Best Lunch Loot: The Market Plate. There are four variations: Italian, French, Middle Eastern, and Cheese. "My menu favorites are a selection of Market Plates - huge compositions of vegetables, good crusty breads, cheeses, olives, legumes, and/or condiments and the like, served on square planks, big enough for two," says Hayward.
Best Seat in the House: Relax in the lounging area in the corner overlooking the Androscoggin River and the bridge to Topsham. It's ideal for a cup of tea or a glass of the Fleur Petite Sirah or the Crios Malbec and some snacking.
The Maine Diner
2265 Post Rd., Wells, 207-646-4441.
Steve and Michelle Corry, of Five Fifty-Five, discovered this Maine favorite when they used to work at the White Barn Inn in Kennebunkport. "There was always a long wait to be seated," they recall, "but well worth it! Now when Steve's parents come to visit us in Portland they still insist we take them to the Maine Diner." This York County culinary holdout serves iconic diner food with a distinctly New England twist. Whether you go for their house specialty, Lobster Pie, the Clam-O-Rama (clam chowder, fried clams, and clam cakes), or the Eddie Andelman, homemade macaroni and cheese served with two quarter-pound Grilled Pearl Kountry Klub franks (this dish is named after Boston's first sports radio personality), you are guaranteed not to leave hungry.
Sweet Showstopper: Don't miss the authentic New England Indian pudding: corn meal, molasses, light cream, butter, brown sugar, ginger, and cinnamon. They serve it warm, topped with vanilla ice cream.
36 Wharf St., Portland, 207-347-6154.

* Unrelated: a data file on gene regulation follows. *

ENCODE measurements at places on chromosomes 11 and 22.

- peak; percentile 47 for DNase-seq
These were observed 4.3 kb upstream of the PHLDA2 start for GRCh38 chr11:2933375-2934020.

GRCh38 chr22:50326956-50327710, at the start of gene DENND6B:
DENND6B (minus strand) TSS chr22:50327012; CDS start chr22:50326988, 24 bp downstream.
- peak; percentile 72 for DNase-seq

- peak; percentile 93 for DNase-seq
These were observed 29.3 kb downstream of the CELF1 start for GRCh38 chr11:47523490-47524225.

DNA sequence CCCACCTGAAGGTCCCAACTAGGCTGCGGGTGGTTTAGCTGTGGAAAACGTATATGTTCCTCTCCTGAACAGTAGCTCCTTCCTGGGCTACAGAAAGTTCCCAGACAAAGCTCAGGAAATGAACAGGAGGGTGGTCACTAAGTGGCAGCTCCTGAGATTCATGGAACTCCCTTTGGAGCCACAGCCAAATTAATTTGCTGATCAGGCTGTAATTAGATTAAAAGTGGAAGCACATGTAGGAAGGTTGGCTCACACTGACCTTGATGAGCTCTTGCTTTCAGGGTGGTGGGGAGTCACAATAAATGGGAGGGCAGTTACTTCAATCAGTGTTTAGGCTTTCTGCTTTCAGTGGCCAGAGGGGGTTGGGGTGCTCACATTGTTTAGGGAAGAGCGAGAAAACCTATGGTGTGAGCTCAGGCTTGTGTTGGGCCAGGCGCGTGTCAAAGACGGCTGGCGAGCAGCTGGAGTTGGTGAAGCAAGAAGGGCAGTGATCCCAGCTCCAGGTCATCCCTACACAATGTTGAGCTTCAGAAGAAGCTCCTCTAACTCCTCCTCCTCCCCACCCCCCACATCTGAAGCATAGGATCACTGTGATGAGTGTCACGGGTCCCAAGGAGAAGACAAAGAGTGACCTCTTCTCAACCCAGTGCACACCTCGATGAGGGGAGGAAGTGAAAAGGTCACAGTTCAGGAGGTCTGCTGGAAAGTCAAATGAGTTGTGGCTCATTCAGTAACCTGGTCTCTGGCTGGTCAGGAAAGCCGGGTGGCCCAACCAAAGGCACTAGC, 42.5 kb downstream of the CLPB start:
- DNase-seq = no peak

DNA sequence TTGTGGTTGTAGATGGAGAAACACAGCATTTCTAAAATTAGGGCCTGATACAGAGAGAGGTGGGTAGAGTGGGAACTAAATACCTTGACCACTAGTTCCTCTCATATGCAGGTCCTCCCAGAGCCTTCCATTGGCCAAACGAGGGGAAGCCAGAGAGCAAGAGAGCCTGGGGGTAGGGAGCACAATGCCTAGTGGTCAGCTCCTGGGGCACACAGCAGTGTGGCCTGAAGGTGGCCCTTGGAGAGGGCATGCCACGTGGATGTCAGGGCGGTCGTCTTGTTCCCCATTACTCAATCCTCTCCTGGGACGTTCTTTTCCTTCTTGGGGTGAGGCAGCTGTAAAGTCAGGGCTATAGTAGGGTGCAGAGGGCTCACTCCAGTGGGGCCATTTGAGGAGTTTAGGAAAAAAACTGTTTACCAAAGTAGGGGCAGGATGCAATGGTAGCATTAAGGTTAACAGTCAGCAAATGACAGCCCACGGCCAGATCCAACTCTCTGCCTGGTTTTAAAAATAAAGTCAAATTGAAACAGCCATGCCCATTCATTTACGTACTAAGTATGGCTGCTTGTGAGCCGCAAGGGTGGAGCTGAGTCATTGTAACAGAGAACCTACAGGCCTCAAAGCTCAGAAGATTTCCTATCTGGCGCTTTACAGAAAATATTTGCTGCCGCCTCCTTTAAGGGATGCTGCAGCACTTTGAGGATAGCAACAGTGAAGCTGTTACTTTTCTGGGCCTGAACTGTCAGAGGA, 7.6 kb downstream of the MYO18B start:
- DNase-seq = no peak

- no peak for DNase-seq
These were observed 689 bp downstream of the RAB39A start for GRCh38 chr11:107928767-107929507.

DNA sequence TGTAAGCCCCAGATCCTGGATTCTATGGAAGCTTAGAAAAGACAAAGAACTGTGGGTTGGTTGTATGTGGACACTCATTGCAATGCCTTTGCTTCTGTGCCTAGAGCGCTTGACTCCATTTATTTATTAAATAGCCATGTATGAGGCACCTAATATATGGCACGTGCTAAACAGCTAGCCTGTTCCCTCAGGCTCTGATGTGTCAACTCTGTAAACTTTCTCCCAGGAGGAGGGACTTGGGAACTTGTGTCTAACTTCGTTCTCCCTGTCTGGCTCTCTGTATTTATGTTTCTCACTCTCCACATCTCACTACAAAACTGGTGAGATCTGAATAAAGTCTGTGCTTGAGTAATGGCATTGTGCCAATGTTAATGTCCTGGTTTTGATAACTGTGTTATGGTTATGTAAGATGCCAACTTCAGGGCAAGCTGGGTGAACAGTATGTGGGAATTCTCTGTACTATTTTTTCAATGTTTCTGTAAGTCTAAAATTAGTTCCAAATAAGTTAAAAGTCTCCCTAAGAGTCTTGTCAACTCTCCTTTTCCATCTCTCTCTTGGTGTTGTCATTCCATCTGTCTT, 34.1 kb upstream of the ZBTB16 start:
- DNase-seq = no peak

A veteran of the Old Port dining scene, Cinque Terre's recent renovation ensures its appeal with swank-seeking diners and, of course, remains a favorite for lovers of authentic Italian food. "In my mind, there is no one doing it better than Lee Skawinski. . . . His attention to the details and love of food truly show in his dishes," declares Jeff Landry of Eve's. You can share the love when you sample some of Skawinski's stellar entrees (venison, rabbit, quail), succulent pastas, creative starters, and a great wine list. "If you want a heavy red sauce over a large mound of pasta, stay home," advises Landry. "If you want a very Italian experience, it's Cinque Terre."
Sweet Tooth: Skawinski isn't the only talented chef at work here. Pastry chef Emily Delois whips up beautiful and delicious desserts that are the perfect nightcap to an evening of Italian indulgence. Enjoy it with an inexpensive glass of the Pieropan Recioto di Soave dessert wine.
A Baker's Dozen
Here are a few of the most recommended bakeries in Maine, besides Standard Baking Co. (207-773-2112) - which was almost unanimous: